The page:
When Lowrider Magazine hit stands in 1977, David De Baca was a seventh-grader coming up in San Diego's Chicano community, working on bikes and cars with his brothers. “All of a sudden there was an actual magazine dedicated to this lifestyle that I'm so addicted to,” he recalls wistfully. Before that, Latino car culture had little to no place in the mainstream. “You know, lowriders were kind of looked down upon, like gangbangers,” he explains. The magazine's popularity proved there was a demand for that type of publication.
Meanwhile, an artist calling himself Teen Angel began working as a writer and illustrator for Lowrider, honing a style that shares DNA with Chicano prison art and tattoo design. But since Lowrider was focused mostly on cars, there was less real estate for the likes of politics, fashion, commentary and art. In 1981 Teen Angel decided to branch out with his own zine — Teen Angels — dedicated to cholo culture in full. He wanted to explore it all, and not just via art. He was into writing about hairstyles, bicycle trends and whatever else he saw that was interesting and wasn't being covered elsewhere. He was a self-styled historian of the culture. “He would write, 'This is the way everybody did their hair back in the '40s or '50s. This is the way they did it in the '60s,'” De Baca remembers.
De Baca became one of Teen Angel's biggest fans and — other than relatives — was the person who knew the artist most intimately in his twilight years, when he'd effectively become a hermit. It was then De Baca learned a secret about Teen Angel that would surprise, maybe even anger some of the artist's Latino fans: Teen Angel, who spent his career drawing big-haired cholitas and mustachioed cholos in a magazine for exactly that demographic, was white.
For De Baca, that doesn't change the impact Teen Angel had on the Chicano community, and an exhibit of old Teen Angels zines he co-curated with Bryan Ray Turcotte for Printed Matter's L.A. Art Book Fair helps solidify the artist's place in Chicano art history.
When it began appearing in convenience marts and mom-and-pop liquor stores throughout the region, Teen Angels was an affordable way for young Latinos to stay connected with what was happening in nearby communities that they might not otherwise be exposed to. “If you're from a little barrio in Southern California or Central California or Imperial Valley, all you knew was what was happening in your neighborhood,” De Baca explains.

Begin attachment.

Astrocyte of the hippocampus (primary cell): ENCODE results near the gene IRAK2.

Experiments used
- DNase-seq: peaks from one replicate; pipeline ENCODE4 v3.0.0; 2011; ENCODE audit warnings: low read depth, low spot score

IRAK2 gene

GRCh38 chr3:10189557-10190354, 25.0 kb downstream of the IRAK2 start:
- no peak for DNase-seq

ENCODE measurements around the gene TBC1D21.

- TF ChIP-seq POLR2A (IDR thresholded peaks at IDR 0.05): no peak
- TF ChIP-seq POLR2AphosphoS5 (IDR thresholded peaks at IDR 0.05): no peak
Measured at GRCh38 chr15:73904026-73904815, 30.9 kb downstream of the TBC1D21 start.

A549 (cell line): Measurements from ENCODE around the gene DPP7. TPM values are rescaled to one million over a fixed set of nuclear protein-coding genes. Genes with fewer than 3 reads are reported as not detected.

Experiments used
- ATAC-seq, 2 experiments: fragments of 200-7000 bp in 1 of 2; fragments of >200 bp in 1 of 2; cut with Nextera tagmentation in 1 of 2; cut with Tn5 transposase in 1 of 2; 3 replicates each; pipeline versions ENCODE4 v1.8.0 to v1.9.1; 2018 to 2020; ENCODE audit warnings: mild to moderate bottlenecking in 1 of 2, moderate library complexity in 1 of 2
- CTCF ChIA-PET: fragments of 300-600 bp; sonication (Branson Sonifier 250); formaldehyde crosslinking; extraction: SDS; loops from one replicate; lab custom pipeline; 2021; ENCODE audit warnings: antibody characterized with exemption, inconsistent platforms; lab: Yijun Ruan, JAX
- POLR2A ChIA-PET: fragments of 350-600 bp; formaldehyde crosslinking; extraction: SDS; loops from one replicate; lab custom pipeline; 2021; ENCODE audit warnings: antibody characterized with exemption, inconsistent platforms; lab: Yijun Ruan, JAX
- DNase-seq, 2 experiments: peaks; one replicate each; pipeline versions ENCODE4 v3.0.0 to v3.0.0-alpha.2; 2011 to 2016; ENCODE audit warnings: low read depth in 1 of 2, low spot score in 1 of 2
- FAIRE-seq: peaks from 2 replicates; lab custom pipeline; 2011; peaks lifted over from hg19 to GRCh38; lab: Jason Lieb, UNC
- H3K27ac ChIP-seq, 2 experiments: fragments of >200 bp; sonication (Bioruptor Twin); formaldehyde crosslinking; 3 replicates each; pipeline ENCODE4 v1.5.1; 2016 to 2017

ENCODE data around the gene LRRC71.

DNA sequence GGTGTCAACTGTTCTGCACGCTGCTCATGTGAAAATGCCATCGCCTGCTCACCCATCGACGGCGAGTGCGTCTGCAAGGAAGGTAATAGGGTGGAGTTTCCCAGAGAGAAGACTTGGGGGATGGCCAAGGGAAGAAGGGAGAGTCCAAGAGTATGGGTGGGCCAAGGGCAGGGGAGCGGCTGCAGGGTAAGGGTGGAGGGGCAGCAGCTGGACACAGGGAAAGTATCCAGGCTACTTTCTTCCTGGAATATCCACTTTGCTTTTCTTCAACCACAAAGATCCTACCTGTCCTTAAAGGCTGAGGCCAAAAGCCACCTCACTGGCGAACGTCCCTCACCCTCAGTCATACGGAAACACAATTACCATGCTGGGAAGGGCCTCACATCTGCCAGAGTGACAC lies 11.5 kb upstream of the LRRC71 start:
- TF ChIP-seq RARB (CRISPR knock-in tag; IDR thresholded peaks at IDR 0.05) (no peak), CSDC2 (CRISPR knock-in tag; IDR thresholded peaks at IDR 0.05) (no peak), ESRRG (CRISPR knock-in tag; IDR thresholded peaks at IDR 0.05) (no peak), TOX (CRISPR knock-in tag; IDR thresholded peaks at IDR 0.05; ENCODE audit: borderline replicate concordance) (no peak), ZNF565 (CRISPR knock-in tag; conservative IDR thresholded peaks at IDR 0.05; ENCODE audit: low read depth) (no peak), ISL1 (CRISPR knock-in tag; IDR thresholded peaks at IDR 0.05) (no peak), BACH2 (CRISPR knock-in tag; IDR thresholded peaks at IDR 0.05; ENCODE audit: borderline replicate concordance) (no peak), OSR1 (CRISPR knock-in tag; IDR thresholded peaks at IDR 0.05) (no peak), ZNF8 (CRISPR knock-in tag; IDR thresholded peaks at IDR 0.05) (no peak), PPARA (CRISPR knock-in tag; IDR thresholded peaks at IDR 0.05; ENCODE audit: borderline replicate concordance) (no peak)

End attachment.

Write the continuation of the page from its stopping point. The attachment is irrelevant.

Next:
The most beloved section of Teen Angels was probably the mail, which was especially popular among people trapped in the California penal system. “You had these guys in prison sending in all their artwork,” De Baca says. Teen Angels was like a visual version of The Art Laboe Connection's dedications, and edgier than anything you would find in Lowrider or elsewhere on traditional newsstands.
The zine peaked in the '80s and held on through the '90s, but in 2000 the artist behind Teen Angels called it quits and was no longer heard from. It turned out that no one in the Chicano community had ever known who Teen Angel was — it was surprisingly easy for him to vanish.
Then, in 2005, at an art fair specializing in Americana, a now-adult De Baca came across a booth selling art he was sure looked familiar. “As I was walking by this guy, I look down and see calendars filled with prints of trains. And I see what I swear was Teen Angel's art. I stopped dead in my tracks,” he recalls excitedly. “Nobody had heard of Teen Angel in years, but what really blew my mind was that he had a white guy's name on it. The signature read 'Dave Holland.'”
The man working the booth, Holland's stepson, confirmed to De Baca that Holland was, in fact, Teen Angel. He gave Holland's contact info to De Baca and encouraged him to reach out, saying, “He might be happy to hear from you.”
De Baca called Holland, but Holland wasn't happy. “[He] told me, 'I haven't left my house in 15 years, and I don't leave my house. I always wanted a '37 Chevy model car but hated leaving my house so much that I won't go to the store to get it. I don't want to deal with the public, and I don't want to talk to anybody either,'” De Baca recalls.
So De Baca — a collector of model cars himself — went into his garage, grabbed a model of a '37 Chevy, and sent it with a heartfelt letter to Holland, expressing his appreciation for the impact the artist had on his life. “I sent it out never expecting to hear from him again,” De Baca says.
But around two weeks later, he came home to discover some original art and a letter from Teen Angel encouraging De Baca to call him whenever he liked. And like that, De Baca was allowed into this extremely private man's life, bit by bit. He met Holland's wife, a Mexican woman, who was his only other window to the outside world. De Baca would visit Holland's house in San Bernardino in the morning and sometimes stay late into the night.
After a few years, Holland would open up more and more about his past, revealing how he became obsessed with cars, the military, tattoos (especially military tattoos), gangs, Chicanos and everything else he couldn't stop drawing.
De Baca is currently working on a book based on his interactions with the elusive artist.
“Teen Angel wasn't into self-promotion,” De Baca says with pride. “He wanted to promote the culture and he loved art, he loved making people smile through his art. He was like a beast. Up until his last day he died, I would go to his house when he was sick, and he'd be asleep, slumped over on his couch with a paintbrush in his hand. It was almost like an addiction that he couldn't break — he couldn't stop creating art.”